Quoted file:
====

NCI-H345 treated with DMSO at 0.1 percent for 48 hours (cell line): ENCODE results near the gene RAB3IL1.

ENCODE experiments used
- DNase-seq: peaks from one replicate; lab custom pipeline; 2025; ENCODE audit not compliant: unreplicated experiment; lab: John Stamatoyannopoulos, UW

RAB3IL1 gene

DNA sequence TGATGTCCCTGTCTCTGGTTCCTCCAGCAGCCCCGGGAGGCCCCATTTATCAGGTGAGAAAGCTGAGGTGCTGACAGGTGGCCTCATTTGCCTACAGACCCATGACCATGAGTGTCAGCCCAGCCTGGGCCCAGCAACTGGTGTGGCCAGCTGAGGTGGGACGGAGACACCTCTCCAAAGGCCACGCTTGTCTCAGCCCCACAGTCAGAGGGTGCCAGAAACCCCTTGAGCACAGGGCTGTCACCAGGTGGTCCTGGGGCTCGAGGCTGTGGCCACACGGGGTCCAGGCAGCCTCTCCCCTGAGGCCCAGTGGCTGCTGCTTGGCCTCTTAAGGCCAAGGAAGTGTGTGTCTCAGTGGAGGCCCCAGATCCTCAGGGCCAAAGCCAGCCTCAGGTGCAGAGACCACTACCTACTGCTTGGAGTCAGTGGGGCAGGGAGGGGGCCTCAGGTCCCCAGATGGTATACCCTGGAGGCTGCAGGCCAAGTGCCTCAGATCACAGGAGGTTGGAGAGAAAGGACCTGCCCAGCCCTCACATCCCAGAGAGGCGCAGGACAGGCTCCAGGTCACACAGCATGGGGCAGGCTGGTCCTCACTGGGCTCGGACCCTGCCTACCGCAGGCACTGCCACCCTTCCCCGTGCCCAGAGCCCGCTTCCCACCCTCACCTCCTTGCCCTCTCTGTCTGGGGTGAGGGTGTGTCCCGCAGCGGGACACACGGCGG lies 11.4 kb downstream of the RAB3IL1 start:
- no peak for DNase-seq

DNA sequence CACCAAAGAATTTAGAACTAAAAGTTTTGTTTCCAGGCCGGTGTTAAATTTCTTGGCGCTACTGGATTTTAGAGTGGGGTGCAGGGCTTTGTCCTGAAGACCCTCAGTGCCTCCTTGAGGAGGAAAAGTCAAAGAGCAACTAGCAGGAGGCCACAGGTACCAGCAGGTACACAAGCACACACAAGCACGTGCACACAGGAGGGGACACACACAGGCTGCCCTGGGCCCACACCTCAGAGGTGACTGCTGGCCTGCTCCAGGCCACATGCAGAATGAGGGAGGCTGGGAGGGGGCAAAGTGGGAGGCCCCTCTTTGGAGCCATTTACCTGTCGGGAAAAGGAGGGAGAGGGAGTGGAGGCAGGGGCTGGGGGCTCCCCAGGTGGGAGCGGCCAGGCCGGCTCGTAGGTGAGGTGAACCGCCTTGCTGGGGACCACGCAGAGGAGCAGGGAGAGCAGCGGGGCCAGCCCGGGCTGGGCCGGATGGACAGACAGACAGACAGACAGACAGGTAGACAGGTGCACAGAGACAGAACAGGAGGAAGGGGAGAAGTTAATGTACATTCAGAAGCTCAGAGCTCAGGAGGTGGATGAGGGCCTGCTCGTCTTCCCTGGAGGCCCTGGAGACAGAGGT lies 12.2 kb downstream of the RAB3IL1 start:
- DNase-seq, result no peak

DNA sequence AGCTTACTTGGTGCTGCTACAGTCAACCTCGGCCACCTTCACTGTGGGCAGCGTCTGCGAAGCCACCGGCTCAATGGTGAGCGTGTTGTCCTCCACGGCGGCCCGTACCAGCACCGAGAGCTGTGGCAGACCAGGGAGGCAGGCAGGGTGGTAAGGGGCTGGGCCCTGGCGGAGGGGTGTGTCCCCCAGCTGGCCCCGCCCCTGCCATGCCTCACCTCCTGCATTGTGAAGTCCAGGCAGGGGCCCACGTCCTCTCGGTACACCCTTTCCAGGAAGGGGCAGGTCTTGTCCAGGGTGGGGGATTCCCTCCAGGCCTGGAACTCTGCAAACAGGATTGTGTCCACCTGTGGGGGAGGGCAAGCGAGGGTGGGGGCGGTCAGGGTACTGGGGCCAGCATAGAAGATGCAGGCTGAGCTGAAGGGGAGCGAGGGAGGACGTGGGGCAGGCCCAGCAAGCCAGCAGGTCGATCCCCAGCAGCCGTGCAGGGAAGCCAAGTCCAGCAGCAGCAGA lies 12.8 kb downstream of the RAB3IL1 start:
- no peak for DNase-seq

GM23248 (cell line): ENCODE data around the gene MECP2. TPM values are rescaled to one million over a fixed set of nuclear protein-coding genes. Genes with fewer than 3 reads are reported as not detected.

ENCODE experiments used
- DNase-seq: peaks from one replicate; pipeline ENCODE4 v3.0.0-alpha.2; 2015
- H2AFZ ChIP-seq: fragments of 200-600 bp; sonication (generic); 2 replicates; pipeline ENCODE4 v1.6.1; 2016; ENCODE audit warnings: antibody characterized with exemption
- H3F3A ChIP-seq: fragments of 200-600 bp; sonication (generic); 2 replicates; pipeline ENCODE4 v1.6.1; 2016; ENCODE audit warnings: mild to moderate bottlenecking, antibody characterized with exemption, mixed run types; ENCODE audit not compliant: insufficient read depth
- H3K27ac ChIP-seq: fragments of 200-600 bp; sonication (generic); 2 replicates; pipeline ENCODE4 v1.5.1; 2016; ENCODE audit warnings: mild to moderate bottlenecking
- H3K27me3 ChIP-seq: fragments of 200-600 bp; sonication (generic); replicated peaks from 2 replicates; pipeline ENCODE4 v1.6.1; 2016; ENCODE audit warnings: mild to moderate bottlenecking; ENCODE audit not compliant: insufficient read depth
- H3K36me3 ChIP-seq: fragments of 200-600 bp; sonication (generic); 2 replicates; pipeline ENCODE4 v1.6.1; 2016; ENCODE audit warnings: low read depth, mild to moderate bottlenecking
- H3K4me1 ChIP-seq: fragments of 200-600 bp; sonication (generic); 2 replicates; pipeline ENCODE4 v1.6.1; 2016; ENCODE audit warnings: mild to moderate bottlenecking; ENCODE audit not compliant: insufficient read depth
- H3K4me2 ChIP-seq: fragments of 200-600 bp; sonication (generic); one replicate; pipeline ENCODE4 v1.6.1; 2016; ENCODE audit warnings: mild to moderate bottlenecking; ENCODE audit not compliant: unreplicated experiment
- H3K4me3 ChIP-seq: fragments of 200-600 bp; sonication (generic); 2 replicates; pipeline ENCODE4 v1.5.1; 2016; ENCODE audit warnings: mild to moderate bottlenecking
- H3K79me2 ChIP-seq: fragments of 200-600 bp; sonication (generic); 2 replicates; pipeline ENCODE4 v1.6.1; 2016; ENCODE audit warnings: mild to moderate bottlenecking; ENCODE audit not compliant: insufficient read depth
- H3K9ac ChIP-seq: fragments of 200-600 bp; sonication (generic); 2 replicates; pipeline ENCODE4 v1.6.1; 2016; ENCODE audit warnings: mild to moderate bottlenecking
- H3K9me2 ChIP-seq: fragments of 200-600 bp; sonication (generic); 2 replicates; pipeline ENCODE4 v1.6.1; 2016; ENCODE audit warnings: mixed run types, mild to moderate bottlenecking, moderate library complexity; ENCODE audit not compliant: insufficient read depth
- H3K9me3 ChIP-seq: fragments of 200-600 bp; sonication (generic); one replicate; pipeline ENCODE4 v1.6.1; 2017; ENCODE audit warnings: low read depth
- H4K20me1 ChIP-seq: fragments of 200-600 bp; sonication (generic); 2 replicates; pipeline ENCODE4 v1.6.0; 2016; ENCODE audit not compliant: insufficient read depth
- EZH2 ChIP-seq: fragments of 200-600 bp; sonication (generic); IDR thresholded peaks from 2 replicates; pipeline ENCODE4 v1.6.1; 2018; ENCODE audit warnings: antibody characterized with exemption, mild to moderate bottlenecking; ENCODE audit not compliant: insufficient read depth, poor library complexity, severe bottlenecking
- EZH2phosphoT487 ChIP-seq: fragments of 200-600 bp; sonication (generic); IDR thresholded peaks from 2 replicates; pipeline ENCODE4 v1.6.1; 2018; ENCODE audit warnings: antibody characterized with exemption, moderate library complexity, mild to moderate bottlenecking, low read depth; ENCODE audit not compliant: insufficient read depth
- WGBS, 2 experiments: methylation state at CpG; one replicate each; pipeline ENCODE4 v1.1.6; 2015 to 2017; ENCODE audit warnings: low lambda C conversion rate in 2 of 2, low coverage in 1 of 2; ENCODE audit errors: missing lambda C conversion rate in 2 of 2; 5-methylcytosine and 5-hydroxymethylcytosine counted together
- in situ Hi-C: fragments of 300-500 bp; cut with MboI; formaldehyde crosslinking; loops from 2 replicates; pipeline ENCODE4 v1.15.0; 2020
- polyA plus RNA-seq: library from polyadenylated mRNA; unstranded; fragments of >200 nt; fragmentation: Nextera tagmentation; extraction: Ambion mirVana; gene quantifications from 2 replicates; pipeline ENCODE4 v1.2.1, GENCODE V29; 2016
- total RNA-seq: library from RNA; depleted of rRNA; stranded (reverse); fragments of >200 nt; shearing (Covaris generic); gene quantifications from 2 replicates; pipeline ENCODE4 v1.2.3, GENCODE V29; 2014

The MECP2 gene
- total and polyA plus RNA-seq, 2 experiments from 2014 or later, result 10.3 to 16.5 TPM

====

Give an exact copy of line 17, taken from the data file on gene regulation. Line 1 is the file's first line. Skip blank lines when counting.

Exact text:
- H3K27me3 ChIP-seq: fragments of 200-600 bp; sonication (generic); replicated peaks from 2 replicates; pipeline ENCODE4 v1.6.1; 2016; ENCODE audit warnings: mild to moderate bottlenecking; ENCODE audit not compliant: insufficient read depth